Public Wi-Fi

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My local police department issued this warning today:

Today’s technology can be extremely useful in our everyday activities, but also dangerous if not done so with caution. Below are some things to remember before you allow you your smart phone, tablet, lap top, or any other device to connect to a publicly shared Wi-Fi network.

  1. Never utilize your online bank or credit card accounts, or shop online when connected to public Wi-Fi.
  2. Be aware that criminals may set up similar network names to a restaurant, café or coffee shop to get you to us their network. When this is done, they can gain access to your personal information.
  3. Make sure your smart phone is not set up to automatically connect to surrounding Wi-Fi networks.

You might ask the difference between public Wi-Fi and the one in your home.  Well, the simple answer is encryption.  Everything you send via a public Wi-Fi signal can be intercepted by someone else on that same network.  Since the transmission is not encrypted that person can read everything you send.  That includes passwords, bank numbers and private emails.

Encryption acts similarly to the locks on the doors in your home.  The locks keep people out unless they have the right key to translate the tumbler in the door.  Similarly, encryption locks your message so that someone without the proper decryption codes cannot understand what you have sent.  No locks mean that anyone can walk into your home;  no encryption means that everyone can read your post. The better the locks, the less likely that undesirable people will come in your home;  the better the encryption, the less undesirable people can read your email.

Hacking — Are we Safe?

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Last week there was an article in most English-speaking outlets about the group Anonymous hacking a conference call from the FBI to Scotland Yard on January 17, and releasing the contents to YouTube.  The group  was able to access the call because it allegedly obtained an email from the FBI to law enforcement agencies in various countries giving details of how to dial in to the call.   Of course it is quite embarrassing for two of the world’s foremost law enforcement agencies to be subject to such a breach in security.  It is not known whether the information provides critical details for current investigations and whether those investigations were compromised by the leak.  The FBI, which is investigating the incident provided the following statement:  “The information was intended for law enforcement officers only and was illegally obtained. A criminal investigation is under way to identify and hold accountable those responsible.”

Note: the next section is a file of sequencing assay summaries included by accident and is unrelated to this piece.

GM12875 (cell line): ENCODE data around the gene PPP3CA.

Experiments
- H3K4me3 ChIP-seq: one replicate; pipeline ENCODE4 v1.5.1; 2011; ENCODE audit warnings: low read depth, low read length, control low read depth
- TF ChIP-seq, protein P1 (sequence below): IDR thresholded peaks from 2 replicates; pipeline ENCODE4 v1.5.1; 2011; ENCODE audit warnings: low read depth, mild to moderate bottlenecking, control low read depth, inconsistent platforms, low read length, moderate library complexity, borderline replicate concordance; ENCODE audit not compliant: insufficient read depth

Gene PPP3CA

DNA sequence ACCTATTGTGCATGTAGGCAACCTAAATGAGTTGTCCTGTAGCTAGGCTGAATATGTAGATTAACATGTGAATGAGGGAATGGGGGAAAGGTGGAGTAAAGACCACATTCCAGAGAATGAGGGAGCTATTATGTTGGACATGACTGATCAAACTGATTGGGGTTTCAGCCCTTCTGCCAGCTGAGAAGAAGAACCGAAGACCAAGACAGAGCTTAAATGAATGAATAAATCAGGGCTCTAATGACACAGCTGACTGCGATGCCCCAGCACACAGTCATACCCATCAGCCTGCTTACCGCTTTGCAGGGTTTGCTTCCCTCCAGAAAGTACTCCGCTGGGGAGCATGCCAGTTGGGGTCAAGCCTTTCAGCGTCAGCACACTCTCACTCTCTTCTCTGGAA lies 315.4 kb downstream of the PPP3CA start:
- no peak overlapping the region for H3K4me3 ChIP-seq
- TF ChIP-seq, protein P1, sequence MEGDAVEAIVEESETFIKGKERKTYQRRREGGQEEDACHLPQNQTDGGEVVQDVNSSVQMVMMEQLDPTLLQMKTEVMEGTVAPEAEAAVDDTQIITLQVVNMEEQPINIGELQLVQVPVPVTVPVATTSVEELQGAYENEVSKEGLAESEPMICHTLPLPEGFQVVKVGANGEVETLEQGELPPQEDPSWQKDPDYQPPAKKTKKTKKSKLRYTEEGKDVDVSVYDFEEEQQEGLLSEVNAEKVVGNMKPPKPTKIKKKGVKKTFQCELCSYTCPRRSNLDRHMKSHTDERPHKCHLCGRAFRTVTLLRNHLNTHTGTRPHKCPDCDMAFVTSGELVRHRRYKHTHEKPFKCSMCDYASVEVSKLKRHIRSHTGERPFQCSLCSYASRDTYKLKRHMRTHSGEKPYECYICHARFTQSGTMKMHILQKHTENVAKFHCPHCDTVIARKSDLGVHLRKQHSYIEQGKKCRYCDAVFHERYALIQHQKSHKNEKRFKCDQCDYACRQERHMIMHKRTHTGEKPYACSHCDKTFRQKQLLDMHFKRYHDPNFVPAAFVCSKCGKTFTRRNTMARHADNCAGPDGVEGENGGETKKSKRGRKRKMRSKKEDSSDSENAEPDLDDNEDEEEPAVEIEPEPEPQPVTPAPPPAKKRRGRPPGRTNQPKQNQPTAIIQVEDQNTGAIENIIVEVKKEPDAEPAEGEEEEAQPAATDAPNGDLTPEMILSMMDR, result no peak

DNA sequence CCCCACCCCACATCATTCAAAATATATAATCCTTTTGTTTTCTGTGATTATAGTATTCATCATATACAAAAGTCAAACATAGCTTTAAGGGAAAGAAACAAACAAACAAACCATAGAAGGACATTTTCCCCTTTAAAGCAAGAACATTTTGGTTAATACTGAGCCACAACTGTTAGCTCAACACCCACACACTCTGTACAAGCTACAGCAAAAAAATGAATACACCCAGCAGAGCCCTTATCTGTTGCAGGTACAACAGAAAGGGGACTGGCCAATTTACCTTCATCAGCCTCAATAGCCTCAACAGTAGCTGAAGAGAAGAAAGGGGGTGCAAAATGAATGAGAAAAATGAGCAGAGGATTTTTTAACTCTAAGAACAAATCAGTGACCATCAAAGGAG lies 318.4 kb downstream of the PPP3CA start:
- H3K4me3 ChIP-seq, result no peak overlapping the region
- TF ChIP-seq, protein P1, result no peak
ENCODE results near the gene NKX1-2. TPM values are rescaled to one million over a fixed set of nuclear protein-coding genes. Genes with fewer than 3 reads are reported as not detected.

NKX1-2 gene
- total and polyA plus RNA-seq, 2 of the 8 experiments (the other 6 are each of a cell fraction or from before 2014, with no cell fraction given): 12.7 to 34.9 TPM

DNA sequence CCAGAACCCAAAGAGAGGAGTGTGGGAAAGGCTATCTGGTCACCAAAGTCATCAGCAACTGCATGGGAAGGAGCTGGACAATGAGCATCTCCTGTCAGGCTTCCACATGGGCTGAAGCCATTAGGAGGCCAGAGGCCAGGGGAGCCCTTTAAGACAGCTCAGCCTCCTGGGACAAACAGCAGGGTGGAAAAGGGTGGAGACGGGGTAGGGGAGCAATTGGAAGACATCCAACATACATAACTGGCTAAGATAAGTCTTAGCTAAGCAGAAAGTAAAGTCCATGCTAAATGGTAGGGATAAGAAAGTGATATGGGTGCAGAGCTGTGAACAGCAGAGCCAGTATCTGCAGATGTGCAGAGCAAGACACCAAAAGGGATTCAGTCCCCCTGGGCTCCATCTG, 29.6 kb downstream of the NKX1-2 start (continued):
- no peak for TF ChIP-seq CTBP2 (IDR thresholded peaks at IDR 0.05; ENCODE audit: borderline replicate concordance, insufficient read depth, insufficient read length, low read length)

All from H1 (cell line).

What is more of concern to us today is — if it can happen to Scotland Yard and the FBI, how secure are MY emails?  The answer is, “not at all.”   Emails that are sent unencrypted over an open Internet line (the way most of us send our email) are subject to being intercepted.  People can employ electronic devices on Internet lines to read emails and other transmissions.  That is to say, someone other than the intended individual can intercept an email, without the sender or receiver being aware of that fact.  Or, if either party has inadvertently installed spyware on his or her machine, the spies do not even need to intercept the email if it can be diverted automatically.

So, what does a user do to protect him or herself?  First and foremost, remember that emails are not generally secure, and that they should not contain sensitive information.  Social security numbers, credit card numbers, passwords, and other critical information should never be sent via email.  If it could represent the loss of money, security, privacy or identity, it should not be put in an email because it is too easy for it to be stolen.   That means that you should never do business with a vendor that that wants you to send information about your accounts via email OR that sends your full credit card number back to you in an email as a receipt.

Second, be cautious about using open networks.  Many of us use non-secured networks at coffee shops, hotels, and other places where we want to conduct business.  If you have a wireless network in your home, ensure that it is a password protected network.  Open  networks are particularly easy to breech, and their use increases the likelihood that your email will be intercepted.

Third, use virus and malware protections on your computer to be sure that your email is not being monitored before it is ever sent.

Remember, a massive number of emails are sent each day.  One site estimated that in 2010, there were, on average, 294 billion emails sent per day.  The odds of someone finding your email and acting upon it are quite low.  However, care in what you put in the email will help protect you if someone does intercept your email.

 

Post note:  There is a nice tutorial I recommend:  9 Things You Must Absolutely do to Keep your Online Identity Secure